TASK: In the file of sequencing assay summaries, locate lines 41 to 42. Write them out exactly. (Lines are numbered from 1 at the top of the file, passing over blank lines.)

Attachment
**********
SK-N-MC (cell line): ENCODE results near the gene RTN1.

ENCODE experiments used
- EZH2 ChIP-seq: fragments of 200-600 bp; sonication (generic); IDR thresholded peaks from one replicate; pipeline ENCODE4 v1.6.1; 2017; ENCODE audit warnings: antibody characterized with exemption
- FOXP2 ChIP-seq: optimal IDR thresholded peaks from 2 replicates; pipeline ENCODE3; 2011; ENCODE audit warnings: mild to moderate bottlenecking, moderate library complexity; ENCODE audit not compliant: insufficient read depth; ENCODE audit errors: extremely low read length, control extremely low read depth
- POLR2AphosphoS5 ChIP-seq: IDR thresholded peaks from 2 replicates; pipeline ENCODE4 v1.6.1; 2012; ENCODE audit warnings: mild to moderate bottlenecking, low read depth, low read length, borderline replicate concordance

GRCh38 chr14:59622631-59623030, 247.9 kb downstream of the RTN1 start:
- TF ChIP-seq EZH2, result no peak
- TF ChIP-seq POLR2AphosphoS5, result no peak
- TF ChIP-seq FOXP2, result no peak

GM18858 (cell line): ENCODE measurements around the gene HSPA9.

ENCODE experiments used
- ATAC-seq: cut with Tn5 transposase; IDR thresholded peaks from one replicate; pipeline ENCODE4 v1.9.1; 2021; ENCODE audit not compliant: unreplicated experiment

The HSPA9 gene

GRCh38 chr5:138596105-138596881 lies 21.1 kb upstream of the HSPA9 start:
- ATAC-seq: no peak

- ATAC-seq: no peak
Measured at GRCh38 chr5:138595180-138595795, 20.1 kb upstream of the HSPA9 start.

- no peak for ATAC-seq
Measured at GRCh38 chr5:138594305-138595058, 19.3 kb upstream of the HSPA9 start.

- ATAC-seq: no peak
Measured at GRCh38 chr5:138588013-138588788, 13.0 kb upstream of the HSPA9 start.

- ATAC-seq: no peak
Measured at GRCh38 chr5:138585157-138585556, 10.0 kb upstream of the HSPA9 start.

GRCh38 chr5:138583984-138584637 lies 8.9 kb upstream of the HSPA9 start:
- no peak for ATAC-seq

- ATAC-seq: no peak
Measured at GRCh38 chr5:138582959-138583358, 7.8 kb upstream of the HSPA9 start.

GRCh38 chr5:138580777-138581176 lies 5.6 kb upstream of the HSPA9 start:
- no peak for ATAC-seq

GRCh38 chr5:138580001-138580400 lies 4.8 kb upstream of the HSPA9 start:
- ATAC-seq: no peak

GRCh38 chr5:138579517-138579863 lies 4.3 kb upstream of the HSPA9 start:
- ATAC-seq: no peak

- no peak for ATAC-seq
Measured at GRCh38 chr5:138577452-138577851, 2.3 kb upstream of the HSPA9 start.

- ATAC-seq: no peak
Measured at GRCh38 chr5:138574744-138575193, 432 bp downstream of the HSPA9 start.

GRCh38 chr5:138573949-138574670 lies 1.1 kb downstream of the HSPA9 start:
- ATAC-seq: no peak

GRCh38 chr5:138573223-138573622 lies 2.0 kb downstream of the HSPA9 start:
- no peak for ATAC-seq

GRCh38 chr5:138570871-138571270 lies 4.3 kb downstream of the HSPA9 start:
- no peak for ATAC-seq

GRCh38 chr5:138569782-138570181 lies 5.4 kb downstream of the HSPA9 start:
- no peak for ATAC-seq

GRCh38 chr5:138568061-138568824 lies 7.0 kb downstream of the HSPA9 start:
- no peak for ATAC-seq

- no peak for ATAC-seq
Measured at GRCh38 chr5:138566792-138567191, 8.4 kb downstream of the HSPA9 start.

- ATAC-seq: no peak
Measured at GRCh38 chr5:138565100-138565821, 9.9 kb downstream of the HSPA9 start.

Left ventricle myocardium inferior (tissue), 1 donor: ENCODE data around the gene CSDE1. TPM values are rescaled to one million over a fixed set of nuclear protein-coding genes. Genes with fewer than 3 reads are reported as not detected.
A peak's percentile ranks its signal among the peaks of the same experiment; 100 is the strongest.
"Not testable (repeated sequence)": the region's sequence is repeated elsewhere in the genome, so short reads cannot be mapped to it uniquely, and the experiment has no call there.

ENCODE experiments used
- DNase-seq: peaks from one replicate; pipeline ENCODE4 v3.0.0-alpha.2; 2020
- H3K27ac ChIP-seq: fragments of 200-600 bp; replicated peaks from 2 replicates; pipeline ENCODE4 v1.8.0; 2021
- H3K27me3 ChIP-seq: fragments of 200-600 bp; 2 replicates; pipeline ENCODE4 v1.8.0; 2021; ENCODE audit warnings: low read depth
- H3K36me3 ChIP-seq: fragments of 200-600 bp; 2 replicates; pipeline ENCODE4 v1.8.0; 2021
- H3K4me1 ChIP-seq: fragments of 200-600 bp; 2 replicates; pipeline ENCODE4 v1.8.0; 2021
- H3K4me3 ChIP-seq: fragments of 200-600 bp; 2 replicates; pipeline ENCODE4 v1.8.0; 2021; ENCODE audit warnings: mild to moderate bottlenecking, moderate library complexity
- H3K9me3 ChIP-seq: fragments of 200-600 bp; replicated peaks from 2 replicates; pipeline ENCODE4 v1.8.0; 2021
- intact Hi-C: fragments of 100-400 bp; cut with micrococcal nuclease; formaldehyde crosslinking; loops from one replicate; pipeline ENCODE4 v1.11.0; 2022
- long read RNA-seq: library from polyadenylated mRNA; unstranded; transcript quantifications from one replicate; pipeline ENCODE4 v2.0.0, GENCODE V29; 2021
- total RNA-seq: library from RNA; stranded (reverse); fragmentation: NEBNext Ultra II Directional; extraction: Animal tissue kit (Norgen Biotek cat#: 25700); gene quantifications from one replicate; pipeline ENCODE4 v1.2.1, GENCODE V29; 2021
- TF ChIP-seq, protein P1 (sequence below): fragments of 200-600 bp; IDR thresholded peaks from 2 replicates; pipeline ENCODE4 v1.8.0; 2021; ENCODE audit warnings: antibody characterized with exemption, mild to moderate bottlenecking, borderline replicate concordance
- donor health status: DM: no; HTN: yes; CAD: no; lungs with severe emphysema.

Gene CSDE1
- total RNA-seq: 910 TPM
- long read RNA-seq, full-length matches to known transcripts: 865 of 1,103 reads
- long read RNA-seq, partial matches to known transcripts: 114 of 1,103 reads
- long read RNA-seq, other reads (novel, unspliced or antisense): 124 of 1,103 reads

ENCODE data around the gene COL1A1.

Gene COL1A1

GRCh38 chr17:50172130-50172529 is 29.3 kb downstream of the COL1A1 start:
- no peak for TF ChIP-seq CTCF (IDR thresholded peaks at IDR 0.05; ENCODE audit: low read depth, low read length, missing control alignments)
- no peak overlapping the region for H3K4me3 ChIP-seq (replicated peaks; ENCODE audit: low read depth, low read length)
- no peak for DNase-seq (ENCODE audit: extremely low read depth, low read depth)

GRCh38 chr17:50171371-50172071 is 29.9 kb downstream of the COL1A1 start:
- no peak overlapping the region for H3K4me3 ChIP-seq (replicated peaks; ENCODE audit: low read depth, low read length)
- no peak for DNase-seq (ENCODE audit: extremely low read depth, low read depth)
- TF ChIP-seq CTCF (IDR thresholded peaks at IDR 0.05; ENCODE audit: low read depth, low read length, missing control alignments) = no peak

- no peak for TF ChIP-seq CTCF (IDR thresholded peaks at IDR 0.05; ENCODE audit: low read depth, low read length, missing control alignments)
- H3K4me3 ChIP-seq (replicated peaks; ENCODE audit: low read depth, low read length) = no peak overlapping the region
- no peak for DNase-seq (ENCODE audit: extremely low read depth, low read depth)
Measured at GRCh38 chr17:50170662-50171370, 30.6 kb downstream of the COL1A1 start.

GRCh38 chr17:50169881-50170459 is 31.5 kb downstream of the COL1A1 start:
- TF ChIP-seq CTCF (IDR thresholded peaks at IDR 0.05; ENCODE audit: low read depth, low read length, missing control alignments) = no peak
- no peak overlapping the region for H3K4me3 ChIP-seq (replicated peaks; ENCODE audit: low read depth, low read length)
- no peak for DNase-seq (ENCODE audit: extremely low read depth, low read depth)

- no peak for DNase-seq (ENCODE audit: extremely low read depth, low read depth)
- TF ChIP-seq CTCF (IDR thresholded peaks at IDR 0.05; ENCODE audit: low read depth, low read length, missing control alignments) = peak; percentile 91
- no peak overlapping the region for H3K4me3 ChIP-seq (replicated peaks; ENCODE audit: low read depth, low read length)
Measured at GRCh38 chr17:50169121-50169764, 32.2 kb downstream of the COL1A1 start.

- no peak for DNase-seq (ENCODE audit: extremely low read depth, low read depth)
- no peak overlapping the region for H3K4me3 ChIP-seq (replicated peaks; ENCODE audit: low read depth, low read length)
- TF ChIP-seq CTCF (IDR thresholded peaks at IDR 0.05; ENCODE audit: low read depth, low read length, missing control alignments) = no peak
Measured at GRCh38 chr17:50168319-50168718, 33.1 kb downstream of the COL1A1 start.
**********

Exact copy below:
- no peak for ATAC-seq

GRCh38 chr5:138570871-138571270 lies 4.3 kb downstream of the HSPA9 start: